How to keep your goals in focus

If you are feeling regret over unreached goals, thought records are a good way of evaluating what went wrong and how it can be changed. Psychologist Cecilia d’Felice explains how you can create your own

 } by Psychologies

'Creating a thought record helps refresh your mind and outlook on a situation,' says Dr Cecilia d’Felice. 'By mapping out the issues involved, the thought record will give you a way to stop the problem from going round and round in your head with no resolution.'

1. Start by drawing a map. Divide a piece of paper into columns with the following headings: Situation, Feelings, Thoughts and Challenges.

2. Describe the situation you are in. In this column, describe the situation you’d like to change. If you want to have a more loving relationship with your partner, for instance, you might describe the issues you are facing by asking questions: do you sleep in separate rooms? Do you eat separately or together? How do you relate to each other?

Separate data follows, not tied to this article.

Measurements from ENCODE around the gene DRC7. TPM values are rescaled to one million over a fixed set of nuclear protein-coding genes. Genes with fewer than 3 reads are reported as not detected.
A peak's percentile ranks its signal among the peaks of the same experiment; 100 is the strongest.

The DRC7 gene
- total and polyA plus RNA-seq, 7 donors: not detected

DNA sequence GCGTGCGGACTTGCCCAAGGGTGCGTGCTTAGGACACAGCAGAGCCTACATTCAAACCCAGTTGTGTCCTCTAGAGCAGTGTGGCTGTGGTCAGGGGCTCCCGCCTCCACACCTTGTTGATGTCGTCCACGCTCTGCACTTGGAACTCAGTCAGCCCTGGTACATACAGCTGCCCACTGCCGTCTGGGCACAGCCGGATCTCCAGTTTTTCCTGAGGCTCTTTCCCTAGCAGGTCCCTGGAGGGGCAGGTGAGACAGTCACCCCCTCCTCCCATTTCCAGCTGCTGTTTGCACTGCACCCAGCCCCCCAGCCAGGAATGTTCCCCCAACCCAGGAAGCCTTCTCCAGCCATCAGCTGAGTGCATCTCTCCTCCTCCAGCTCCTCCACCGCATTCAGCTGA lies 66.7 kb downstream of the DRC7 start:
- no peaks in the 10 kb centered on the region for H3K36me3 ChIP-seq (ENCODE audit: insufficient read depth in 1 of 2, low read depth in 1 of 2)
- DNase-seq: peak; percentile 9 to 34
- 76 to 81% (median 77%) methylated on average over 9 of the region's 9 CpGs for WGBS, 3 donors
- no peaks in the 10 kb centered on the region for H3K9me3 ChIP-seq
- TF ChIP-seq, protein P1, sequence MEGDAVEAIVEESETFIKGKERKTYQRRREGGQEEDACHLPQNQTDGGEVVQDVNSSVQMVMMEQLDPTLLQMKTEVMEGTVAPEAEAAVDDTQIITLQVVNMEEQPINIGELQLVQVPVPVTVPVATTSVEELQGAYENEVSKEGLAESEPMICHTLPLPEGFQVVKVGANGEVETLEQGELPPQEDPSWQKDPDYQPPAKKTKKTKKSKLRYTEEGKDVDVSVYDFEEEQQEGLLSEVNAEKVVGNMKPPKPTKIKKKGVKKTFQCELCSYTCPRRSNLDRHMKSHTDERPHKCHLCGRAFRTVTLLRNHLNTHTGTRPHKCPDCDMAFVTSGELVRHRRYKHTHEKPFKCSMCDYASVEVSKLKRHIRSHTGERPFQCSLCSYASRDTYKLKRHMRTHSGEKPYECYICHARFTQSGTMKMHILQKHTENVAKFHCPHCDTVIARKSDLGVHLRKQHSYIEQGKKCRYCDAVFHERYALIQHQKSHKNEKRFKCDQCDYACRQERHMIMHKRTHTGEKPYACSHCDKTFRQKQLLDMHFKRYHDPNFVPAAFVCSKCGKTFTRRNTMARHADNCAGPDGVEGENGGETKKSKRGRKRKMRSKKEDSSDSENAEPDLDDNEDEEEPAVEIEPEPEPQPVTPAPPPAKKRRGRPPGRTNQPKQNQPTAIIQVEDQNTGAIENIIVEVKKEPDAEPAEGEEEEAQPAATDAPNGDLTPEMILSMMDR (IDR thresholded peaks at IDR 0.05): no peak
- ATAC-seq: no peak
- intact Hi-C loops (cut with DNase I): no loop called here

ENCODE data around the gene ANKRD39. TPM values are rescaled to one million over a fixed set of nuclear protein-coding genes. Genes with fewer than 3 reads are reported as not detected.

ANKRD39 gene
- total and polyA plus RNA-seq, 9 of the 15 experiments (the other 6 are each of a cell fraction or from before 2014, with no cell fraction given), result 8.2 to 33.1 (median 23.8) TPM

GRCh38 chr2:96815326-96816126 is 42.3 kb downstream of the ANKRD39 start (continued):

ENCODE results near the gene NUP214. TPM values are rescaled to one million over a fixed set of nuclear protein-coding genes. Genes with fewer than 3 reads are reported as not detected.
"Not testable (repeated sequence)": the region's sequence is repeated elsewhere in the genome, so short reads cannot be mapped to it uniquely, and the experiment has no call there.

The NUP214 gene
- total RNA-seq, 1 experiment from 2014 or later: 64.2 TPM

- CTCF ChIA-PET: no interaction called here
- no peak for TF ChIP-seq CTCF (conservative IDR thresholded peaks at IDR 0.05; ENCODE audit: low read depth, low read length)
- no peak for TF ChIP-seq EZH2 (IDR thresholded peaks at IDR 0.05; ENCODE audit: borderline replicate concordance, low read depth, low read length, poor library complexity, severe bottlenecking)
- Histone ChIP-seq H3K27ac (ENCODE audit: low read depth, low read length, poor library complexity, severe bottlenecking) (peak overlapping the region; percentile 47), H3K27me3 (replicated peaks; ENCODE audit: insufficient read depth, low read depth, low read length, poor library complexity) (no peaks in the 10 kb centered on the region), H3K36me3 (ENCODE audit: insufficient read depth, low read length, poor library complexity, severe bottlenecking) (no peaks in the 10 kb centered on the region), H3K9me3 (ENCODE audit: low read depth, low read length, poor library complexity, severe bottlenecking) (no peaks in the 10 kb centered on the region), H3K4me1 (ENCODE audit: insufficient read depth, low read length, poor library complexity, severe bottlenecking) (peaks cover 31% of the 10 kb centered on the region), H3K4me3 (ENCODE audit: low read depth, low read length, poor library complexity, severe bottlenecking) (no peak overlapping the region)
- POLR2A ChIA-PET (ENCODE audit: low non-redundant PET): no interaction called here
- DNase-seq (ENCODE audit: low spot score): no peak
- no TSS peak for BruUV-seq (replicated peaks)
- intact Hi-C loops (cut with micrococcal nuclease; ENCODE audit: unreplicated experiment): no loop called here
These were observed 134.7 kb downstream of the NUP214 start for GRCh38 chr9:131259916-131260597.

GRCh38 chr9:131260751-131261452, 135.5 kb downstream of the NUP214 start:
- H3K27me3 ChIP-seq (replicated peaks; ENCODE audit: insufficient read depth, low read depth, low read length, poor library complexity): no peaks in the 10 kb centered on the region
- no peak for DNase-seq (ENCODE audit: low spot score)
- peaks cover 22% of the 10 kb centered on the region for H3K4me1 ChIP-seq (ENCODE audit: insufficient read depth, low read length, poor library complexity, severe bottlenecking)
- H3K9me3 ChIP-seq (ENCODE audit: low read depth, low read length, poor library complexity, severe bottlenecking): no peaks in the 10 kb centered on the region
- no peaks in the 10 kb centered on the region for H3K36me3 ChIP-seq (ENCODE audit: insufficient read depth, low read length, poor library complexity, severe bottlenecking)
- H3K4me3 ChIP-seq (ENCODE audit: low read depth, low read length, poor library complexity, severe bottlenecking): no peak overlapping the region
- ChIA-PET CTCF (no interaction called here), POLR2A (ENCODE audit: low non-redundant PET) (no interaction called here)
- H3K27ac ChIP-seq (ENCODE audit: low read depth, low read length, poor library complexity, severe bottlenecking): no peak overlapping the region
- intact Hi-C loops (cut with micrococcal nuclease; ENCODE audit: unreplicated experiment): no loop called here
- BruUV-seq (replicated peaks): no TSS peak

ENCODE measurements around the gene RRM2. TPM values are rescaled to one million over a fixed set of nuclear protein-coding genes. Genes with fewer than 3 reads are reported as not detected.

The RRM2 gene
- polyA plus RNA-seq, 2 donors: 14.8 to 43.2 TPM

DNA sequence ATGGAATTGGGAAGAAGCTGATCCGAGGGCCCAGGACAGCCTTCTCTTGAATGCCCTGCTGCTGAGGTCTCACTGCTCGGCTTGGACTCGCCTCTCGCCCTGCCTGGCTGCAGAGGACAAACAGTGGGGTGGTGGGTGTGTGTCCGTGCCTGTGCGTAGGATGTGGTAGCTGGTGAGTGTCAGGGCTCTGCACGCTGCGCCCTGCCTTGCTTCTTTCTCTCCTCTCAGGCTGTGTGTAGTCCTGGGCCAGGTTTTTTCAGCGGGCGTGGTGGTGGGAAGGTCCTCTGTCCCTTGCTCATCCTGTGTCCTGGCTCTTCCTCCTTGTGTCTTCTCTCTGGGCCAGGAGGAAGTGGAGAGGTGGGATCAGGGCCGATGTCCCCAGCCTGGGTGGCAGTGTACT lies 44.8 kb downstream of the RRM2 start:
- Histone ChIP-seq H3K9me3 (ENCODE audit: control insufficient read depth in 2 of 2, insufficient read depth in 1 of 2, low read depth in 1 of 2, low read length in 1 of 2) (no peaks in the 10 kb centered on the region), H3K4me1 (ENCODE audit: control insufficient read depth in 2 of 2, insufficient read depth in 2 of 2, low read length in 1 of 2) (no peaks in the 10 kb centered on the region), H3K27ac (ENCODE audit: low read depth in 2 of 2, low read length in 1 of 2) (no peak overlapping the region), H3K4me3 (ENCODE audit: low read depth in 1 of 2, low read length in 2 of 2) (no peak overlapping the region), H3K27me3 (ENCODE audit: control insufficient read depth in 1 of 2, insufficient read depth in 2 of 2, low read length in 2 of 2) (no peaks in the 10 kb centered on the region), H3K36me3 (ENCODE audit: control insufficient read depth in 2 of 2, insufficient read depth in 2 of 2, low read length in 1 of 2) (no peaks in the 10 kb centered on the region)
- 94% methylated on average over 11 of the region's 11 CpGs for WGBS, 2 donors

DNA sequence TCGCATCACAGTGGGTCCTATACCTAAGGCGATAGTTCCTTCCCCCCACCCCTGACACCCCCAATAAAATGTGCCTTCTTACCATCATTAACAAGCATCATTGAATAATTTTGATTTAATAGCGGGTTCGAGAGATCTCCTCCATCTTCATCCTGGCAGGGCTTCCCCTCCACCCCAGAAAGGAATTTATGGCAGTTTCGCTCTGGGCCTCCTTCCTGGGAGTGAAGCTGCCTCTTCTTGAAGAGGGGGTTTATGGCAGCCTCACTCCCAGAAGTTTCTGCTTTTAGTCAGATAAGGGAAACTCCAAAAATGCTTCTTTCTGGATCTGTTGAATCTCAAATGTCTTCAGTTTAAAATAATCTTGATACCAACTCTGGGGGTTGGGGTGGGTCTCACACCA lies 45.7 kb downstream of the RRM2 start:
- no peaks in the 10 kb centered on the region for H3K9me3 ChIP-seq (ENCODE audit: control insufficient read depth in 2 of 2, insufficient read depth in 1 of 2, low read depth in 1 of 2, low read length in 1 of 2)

3. What do you feel? In the next column note down your feelings about those issues: ‘I feel sad, I feel lonely, I don’t feel listened to, I feel relief that we don’t interact.’ Feelings can be conflicting.

4. What do you think? In the thought column write what goes through your mind: ‘he/she doesn’t love me any more, we are not friends any more, I wish things could be better.’

5. Challenge what you see. Now, challenge these thoughts. Is it really true that he/she doesn’t love me? Ask yourself what’s truly going on. For example: ‘We had a really nice drink together.’ Look for evidence for or against your thoughts.

6. Take on a new perspective. Finally, once you have set it all out, you can now try approaching the situation from a different perspective: ‘I’m going to send a loving text now and we’ll spend the evening talking.’  

More information:

Read Dr David Hamilton's Why you should write your goals down on LifeLabs

Read The power of perseverance by Susannah Hebden Moore on LifeLabs